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Sotomayor Blasts Conservative Justices for Enabling Jailers Who Were ‘Indifferent’ About COVID-19 Threat to Inmates


U.S. Supreme Court Justice Sonia Sotomayor again called out her conservative colleagues on the bench for issuing a far-reaching stay without letting the lower courts fully hash out the legal issues.

“Disregarding the District Court’s detailed factual findings, its application of established law, and the fact that the Court of Appeals for the Ninth Circuit has twice denied a stay pending its review of the District Court’s order, this Court again intervenes to grant a stay before the Circuit below has heard and decided the case on the merits,” the nation’s most left-most justice notes in a caustic dissent joined by Justice Ruth Bader Ginsburg.

The ruling itself is a 5-4 decision in favor of jails in–and the sheriff of–Orange County, California. The decision cuts sharply against the interests and safety of the people jailed in those facilities–who allege their jailers and law enforcement have failed to adequately protect against the spread of the novel coronavirus (COVID-19).

The American Civil Liberties Union (ACLU) is representing the incarcerated individuals and offers the following profile of the lead plaintiff in the case now stylized as Barnes v. Ahlman:

Melissa Ahlman, 32, is housed in the Central Women’s Jail in Santa Ana. Multiple times per day, she pumps milk for her seven-month-old baby. After each pumping session, she must wait in crowded areas alongside sick people seeking medical treatment to deliver the milk to nurses.

The district court agreed with the incarcerated people in those jails–finding that county officials lied under oath about the extent and efficiency of their preventative measures–and concluding that those measures fell “well short” of COVID-19 guidelines issued by the Centers for Disease Control and Prevention (CDC).

Sotomayor explains the lower court’s ruling:

Based on detailed factual findings, which the Ninth Circuit credited, the District Court concluded that the risk of harm in the [Orange County] Jail was “undeniably high.” The court further determined that while the Jail may have formally adopted a policy to mitigate that risk, its actual compliance was “piecemeal and inadequate.” On this evidence, the District Court held that respondents were likely to succeed in showing that the Jail was deliberately indifferent to the health and safety of its inmates and that it had violated federal disability rights law. In response, the court imposed a preliminary injunction that closely followed the CDC Guidelines for correctional and detention facilities.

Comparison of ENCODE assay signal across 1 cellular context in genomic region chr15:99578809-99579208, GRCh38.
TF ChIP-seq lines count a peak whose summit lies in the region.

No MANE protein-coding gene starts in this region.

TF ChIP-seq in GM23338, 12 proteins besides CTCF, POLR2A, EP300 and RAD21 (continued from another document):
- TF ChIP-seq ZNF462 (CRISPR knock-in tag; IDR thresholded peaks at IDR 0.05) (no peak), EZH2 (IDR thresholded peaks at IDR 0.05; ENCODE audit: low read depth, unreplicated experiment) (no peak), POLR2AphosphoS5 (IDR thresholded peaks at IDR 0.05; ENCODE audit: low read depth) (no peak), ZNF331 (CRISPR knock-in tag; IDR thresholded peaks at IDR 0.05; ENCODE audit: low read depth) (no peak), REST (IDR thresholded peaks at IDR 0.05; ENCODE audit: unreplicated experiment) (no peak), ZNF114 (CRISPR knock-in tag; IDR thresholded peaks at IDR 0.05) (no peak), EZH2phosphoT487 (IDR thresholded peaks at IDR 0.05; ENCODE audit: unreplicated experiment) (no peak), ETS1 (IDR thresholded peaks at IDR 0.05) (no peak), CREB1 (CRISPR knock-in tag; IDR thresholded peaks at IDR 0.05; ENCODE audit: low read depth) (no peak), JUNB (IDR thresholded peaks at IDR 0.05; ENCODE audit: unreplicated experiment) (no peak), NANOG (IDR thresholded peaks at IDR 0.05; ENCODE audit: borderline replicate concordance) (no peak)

“The District Court concluded that by demonstrating the Jail’s failure to implement basic safety measures of which it was well aware, respondents had established a likelihood of success on their claim that the Jail had been deliberately indifferent to the serious risk COVID-19 posed to the health of its inmates,” the dissent notes later.

The stay motion and petition for certiorari claim the jails will be “irreparably harmed” if they are forced to abide by the district court’s ruling which mandates social distancing and temperature checks. But Sotomayor argues these points of contention directly defy the logic contained in authorities’ on-the-record statements.

“The measures [the jail] now decries as vexatious judicial micromanagement are the same measures that just months ago it claimed were, ‘at a minimum,’ already being implemented,” the dissent continues. “If the Jail is already doing everything required by the injunction, then what irreparable harm does the injunction post? And if it is not, and the Jail misrepresented its actions under oath to the District Court, then why should the Jail benefit from this Court’s equitable discretion?”

“This Court normally does not reward bad behavior, and certainly not with extraordinary equitable relief,” Sotomayor witheringly added.

A footnote further elucidates the apparent trouble here:

Given the nature of the “rare and exceptional” relief the Jail seeks, this Court has an independent obligation to weigh the equities. The Jail’s misrepresentations to the District Court are one factor to consider. Another is that on the very same day it asked this Court to intervene in its pending appellate proceedings, the Jail requested from the Ninth Circuit a 1-month extension to file its opening brief. One might wonder, then, whether the Jail’s need for relief is quite as urgent as the Jail makes out.

“The District Court found that, despite knowing the severe threat posed by COVID-19 and contrary to its own apparent policies, the [Orange County] Jail exposed its inmates to significant risks from a highly contagious and potentially deadly disease,” Sotomayor concludes. “Yet this Court now intervenes, leaving to its own devices a jail that has misrepresented its actions to the District Court and failed to safeguard the health of the inmates in its care.”

[image via Justin Sullivan/Getty Images]

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